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PLU RALITY THE CONCEPTUAL ART OF AKEMI MAEGAWA

Arts Program • University of Maryland University College


PLU RALIT Y THE CONCEPTUAL ART OF AKEMI MAEGAWA

Arts Program

University of Maryland University College

Sunday, January 17–Sunday, April 17, 2016


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Welcome University of Maryland University College (UMUC) has a long history of offering a quality education to adults in the workforce and the military, in Maryland and around the world. Our Katherine Lambert

Arts Program supports that mission, displaying works of art and hosting public exhibitions, free of charge, that serve to introduce new and established artists to a broader audience. Given that frame of reference, it is indeed an honor to host Plurality: The Conceptual Art of Akemi Maegawa. Akemi Maegawa is a conceptual artist whose works question the world in which we live. She was born in Japan but currently lives in Bethesda, Maryland, where she continues to produce works that make political, social, and economic statements. Her art is imbued with multiple levels of meaning, and every piece helps us examine our world from a uniquely creative and international perspective. I firmly believe that art sharpens our vision, deepens our understanding, enriches our experience of the world, and celebrates the creativity in each of us. That creativity, in turn, fires imagination, nurtures innovation, and drives us to learn and to grow. I know I speak on behalf of all at UMUC when I say how proud we are to showcase the thought-provoking work of a truly unique talent in Plurality: The Conceptual Art of Akemi Maegawa. Javier Miyares President University of Maryland University College


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Introduction The Arts Program at UMUC prides

have died because of it. Many of Maegawa’s works transform the

itself on presenting visual art exhibi-

simple into something complex, often challenging the viewer to

tions that are creative, educational,

think pluralistically.

Steven Halperson

and of the highest quality. For 35 years, the program has sought out

Another such piece is Taste (p. 7). This ceramic work represents

artists who have spent significant

the full-size human brain. However, Maegawa created the piece

time developing their talent and

with a straw protruding from the brain. One can only imagine the

voice as artists. Although the length

message that the artist is conveying. Is the straw a symbol of

of an artist’s career is not the only

something being sucked out or something being placed into the

criterion the Exhibition Committee

brain? If indeed it represents either, what is being placed into the

looks at when considering an exhibi-

brain and what could be coming out? Again, the answers to those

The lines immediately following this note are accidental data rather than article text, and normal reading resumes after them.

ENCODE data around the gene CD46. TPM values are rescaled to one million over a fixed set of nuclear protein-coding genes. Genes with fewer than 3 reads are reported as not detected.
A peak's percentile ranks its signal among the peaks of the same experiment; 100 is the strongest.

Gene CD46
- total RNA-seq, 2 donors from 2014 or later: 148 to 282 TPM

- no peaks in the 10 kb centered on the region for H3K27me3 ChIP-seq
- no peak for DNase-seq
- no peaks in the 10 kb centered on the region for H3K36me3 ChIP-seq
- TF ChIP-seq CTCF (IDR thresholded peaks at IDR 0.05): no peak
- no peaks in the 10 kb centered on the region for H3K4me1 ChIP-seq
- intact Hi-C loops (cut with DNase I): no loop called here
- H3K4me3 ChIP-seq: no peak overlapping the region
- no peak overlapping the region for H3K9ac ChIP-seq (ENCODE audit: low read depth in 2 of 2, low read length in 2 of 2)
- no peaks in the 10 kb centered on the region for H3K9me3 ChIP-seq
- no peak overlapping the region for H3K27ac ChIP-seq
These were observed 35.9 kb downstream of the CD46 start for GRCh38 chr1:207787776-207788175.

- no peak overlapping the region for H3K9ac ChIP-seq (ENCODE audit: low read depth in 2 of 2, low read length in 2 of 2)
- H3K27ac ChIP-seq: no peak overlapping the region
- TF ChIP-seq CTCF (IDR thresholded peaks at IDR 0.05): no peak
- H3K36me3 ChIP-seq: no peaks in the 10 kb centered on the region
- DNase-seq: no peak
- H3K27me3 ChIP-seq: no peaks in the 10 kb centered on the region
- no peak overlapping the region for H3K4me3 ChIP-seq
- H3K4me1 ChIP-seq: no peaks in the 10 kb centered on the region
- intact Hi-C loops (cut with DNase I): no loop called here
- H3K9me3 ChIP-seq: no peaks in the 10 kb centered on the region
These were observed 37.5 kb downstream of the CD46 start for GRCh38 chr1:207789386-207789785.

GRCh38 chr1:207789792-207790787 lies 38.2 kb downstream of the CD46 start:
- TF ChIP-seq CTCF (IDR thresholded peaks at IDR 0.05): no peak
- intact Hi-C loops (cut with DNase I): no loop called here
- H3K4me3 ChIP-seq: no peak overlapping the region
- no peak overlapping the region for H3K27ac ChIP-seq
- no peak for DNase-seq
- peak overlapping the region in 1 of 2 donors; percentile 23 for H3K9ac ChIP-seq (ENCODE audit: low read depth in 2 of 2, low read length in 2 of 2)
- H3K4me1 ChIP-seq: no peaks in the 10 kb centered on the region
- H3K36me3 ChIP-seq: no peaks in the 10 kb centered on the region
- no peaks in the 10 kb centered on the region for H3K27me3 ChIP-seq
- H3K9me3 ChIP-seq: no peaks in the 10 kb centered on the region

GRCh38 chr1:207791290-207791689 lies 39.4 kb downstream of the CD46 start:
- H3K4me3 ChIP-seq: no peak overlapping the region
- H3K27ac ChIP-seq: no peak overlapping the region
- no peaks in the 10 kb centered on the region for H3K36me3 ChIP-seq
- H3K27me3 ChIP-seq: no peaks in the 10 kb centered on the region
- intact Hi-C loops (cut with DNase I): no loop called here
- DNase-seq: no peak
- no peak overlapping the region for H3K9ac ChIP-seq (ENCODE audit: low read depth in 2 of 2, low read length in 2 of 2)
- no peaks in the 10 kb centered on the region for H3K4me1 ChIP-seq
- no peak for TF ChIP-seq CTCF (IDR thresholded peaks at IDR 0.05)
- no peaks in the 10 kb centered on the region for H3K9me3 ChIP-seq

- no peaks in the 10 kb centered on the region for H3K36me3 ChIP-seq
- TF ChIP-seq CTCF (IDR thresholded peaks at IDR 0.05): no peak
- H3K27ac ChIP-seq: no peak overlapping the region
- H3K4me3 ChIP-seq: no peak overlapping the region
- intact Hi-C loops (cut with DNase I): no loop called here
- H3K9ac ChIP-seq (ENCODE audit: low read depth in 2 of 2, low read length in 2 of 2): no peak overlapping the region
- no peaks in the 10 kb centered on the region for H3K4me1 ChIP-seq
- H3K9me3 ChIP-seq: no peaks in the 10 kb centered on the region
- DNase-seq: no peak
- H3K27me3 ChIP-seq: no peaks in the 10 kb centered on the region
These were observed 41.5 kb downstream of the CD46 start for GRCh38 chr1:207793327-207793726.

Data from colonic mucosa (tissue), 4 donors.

tion, it certainly helps the committee to trace the progression of

questions, as Maegawa intends, are pluralistic and interpretive.

the artist’s work. In this case, with the aid of curator Brian Young,

Maegawa’s works take the viewer on a journey of imagination

we have been introduced to a young artist who has found her

and exploration. More importantly, the works cause the viewer to

voice and communicates her message through her art. Akemi

react, ponder, think, and conclude. Regardless of the conclusion,

Maegawa does not have the exhibition résumé of artists who

Maegawa achieves her goal, which is to have her audience look at

have been producing and exhibiting works for years, but she

her work in more than a single way. Her works are what they can

has created an important body of work well worth presenting

be rather than what they appear to be.

in an exhibition. Maegawa received her BFA from the Corcoran College of Art and Maegawa is a conceptual artist whose works question the world

Design in 2005 and her MFA from the Cranbrook Academy of

in which we live. She was born in Japan and currently lives in the

Art in 2007. She has received many artistic awards, including the

Washington, D.C., area, where she produces works that make

Ceramics Genius Award at the Corcoran. Her biography in this

political, social, and economic statements. She creates simple

catalog provides a glimpse into her artistic career.

works with dual meanings, such as Baby Bottles with Tank (p. 20). At first glance, the sculptural objects appear to be in the shape

The Arts Program at UMUC invites you to experience the multiple

of baby bottles. But on closer inspection, the viewer realizes that

meanings in Plurality: The Conceptual Art of Akemi Maegawa.

Maegawa has incorporated sections of a military tank onto the ceramic bottles. Once the bottles are assembled together, it is

Eric Key

clear that the depiction is a military tank—suggesting war and

Director, Arts Program

its effect on the young who grow up to fight in it or babies who

University of Maryland University College


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Akemi Maegawa: Dualities

at the Corcoran. And before she graduated from Cranbrook, she